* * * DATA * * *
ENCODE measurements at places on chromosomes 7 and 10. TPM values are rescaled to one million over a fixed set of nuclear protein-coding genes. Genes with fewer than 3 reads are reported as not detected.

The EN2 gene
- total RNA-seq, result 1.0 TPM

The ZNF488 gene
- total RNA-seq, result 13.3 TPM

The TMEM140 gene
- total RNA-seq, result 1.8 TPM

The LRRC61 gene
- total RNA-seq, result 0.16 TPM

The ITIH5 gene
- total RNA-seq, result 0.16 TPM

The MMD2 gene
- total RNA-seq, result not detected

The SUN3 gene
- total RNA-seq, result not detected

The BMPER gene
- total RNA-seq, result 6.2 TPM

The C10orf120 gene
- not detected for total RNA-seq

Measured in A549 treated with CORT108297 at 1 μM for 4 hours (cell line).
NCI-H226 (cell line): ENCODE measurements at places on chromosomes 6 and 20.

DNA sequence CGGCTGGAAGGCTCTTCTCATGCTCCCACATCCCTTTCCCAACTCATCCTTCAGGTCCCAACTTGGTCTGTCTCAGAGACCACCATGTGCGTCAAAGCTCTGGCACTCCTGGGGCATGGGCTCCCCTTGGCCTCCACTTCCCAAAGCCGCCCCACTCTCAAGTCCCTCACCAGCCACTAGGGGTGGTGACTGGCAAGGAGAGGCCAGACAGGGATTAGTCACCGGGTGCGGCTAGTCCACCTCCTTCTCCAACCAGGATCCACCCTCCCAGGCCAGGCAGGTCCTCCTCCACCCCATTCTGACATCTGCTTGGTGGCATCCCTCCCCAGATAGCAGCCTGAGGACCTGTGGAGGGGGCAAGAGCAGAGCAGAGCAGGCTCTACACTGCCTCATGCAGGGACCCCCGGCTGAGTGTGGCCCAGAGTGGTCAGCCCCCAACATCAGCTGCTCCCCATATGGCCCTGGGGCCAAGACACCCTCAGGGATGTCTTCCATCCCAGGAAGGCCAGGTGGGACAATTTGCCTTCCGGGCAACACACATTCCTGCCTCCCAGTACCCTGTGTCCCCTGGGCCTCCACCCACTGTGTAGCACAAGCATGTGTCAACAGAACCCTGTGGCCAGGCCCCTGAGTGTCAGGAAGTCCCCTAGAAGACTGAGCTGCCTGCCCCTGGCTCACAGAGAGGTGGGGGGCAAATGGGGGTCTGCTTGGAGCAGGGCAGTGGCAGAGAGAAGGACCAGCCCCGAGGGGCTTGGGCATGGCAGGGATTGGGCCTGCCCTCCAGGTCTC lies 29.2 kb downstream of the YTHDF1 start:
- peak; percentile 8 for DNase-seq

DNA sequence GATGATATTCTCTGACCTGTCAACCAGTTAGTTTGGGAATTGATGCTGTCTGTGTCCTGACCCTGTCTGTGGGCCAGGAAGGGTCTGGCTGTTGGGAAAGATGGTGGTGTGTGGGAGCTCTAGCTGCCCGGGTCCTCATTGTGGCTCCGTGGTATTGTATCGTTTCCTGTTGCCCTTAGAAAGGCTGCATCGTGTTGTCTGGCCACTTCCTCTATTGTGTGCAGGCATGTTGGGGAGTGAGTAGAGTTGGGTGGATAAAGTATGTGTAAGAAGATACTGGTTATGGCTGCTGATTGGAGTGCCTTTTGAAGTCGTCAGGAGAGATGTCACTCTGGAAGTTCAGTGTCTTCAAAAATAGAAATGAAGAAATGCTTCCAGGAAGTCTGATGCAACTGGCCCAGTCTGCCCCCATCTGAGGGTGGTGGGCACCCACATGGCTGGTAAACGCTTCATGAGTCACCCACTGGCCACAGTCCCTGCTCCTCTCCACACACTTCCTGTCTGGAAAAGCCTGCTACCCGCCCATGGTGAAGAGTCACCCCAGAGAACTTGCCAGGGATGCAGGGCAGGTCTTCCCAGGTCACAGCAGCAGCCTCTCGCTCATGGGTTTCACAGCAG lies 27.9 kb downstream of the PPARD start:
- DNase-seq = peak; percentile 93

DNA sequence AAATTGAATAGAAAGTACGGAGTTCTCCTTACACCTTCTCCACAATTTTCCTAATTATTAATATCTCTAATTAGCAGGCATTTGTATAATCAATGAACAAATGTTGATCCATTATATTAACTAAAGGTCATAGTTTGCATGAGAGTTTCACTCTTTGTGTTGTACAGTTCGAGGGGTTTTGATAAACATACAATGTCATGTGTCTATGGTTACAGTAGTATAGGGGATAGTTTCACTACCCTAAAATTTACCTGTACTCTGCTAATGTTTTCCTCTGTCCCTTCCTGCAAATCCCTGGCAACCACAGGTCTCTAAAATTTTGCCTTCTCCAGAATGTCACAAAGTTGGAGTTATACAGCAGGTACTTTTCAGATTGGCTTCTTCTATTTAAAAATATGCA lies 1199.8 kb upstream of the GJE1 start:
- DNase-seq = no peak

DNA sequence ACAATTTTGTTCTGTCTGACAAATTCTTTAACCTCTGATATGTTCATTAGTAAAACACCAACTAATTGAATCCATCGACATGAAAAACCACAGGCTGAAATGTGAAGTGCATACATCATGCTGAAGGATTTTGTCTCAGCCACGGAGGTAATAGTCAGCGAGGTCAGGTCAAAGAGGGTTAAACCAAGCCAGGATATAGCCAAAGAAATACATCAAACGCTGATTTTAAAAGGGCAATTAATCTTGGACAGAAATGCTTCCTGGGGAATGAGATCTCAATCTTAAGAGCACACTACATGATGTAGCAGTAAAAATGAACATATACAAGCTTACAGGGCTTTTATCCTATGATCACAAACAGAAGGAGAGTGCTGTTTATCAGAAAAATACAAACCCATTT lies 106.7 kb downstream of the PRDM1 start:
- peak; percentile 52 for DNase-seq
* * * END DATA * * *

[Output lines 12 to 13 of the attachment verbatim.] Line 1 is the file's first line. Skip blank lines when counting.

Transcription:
The MMD2 gene
- total RNA-seq, result not detected